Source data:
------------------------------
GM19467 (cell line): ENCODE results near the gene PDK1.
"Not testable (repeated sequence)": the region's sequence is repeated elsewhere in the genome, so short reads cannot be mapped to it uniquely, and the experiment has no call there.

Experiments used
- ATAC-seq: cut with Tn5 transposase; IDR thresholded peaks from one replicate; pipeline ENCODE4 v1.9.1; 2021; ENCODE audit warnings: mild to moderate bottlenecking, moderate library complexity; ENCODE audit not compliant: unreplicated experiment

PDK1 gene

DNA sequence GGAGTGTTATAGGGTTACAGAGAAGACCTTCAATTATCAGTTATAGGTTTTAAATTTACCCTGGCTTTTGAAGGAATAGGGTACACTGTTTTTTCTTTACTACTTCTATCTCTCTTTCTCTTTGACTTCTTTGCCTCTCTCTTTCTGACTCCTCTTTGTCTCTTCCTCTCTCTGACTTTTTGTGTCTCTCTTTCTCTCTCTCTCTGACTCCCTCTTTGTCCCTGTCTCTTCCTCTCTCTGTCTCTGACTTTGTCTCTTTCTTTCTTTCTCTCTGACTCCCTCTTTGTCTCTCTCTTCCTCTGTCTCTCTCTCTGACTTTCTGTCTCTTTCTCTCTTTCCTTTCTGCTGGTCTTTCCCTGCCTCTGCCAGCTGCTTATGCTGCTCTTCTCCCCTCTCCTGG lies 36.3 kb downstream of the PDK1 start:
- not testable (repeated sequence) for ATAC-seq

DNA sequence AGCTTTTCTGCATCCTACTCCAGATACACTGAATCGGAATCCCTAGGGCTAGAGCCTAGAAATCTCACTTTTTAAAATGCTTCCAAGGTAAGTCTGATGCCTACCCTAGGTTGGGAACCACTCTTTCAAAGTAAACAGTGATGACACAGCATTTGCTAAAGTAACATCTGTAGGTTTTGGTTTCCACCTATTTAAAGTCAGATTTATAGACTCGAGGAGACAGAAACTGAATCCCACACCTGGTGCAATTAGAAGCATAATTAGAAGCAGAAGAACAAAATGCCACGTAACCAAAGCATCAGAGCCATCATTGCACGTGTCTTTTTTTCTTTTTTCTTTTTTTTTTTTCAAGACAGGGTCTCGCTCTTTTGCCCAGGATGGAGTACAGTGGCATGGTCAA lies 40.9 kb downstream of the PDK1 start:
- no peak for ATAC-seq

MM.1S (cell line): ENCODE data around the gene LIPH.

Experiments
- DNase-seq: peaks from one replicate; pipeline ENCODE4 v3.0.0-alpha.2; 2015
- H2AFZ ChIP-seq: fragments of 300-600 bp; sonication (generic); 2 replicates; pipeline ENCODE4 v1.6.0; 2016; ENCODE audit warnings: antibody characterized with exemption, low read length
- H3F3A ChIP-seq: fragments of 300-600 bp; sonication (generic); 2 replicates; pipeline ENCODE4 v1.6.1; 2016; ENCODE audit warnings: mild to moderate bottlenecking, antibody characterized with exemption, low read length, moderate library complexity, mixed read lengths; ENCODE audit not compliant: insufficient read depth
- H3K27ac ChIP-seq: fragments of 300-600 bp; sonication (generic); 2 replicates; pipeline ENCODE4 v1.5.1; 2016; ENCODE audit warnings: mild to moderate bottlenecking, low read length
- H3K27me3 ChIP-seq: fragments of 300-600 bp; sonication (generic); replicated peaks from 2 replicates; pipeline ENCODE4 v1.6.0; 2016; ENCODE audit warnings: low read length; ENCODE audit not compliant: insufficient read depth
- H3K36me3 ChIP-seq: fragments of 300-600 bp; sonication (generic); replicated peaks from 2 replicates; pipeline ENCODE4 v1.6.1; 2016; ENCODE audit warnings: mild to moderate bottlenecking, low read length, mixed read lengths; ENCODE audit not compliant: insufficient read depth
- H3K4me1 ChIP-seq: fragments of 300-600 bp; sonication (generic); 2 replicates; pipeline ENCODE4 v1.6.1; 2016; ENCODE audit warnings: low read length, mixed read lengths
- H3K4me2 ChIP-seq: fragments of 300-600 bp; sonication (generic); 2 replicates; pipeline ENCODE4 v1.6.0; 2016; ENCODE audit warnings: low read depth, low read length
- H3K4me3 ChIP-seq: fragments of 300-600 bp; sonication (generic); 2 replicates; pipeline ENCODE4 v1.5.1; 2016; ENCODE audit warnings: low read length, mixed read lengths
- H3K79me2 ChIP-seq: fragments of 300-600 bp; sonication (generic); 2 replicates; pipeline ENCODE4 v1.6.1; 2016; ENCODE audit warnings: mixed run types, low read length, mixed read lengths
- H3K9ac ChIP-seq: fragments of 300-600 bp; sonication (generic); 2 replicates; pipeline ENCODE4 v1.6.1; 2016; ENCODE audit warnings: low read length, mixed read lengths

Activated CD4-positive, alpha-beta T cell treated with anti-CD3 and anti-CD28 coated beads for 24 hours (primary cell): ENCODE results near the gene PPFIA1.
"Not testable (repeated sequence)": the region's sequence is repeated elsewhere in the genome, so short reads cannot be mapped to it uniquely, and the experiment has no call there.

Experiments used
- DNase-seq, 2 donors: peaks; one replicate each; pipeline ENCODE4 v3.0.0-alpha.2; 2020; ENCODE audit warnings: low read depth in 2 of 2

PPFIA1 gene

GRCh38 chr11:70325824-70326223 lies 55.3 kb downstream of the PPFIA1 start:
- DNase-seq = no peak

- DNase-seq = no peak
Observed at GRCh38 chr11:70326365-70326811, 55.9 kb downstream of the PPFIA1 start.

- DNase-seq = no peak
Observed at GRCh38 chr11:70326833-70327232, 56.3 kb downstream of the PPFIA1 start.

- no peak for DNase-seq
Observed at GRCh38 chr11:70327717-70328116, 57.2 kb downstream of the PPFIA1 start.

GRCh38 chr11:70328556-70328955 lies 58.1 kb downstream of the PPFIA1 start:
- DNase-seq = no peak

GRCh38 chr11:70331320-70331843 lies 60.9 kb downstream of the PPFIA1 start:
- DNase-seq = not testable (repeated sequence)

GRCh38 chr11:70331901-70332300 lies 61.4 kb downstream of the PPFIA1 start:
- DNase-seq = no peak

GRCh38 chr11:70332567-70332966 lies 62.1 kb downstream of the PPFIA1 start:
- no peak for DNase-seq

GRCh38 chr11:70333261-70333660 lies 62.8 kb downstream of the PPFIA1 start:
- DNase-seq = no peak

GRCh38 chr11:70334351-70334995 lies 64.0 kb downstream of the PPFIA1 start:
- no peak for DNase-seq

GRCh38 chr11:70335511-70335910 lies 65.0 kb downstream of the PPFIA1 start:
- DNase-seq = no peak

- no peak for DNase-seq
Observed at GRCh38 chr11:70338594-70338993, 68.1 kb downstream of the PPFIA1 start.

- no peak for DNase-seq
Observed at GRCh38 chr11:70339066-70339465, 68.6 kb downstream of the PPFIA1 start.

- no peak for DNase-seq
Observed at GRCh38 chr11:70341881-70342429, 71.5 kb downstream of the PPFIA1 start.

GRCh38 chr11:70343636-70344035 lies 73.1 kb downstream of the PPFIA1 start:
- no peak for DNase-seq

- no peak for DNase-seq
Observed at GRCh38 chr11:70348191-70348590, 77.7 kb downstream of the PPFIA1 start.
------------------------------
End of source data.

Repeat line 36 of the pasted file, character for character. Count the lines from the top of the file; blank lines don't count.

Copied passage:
GRCh38 chr11:70328556-70328955 lies 58.1 kb downstream of the PPFIA1 start: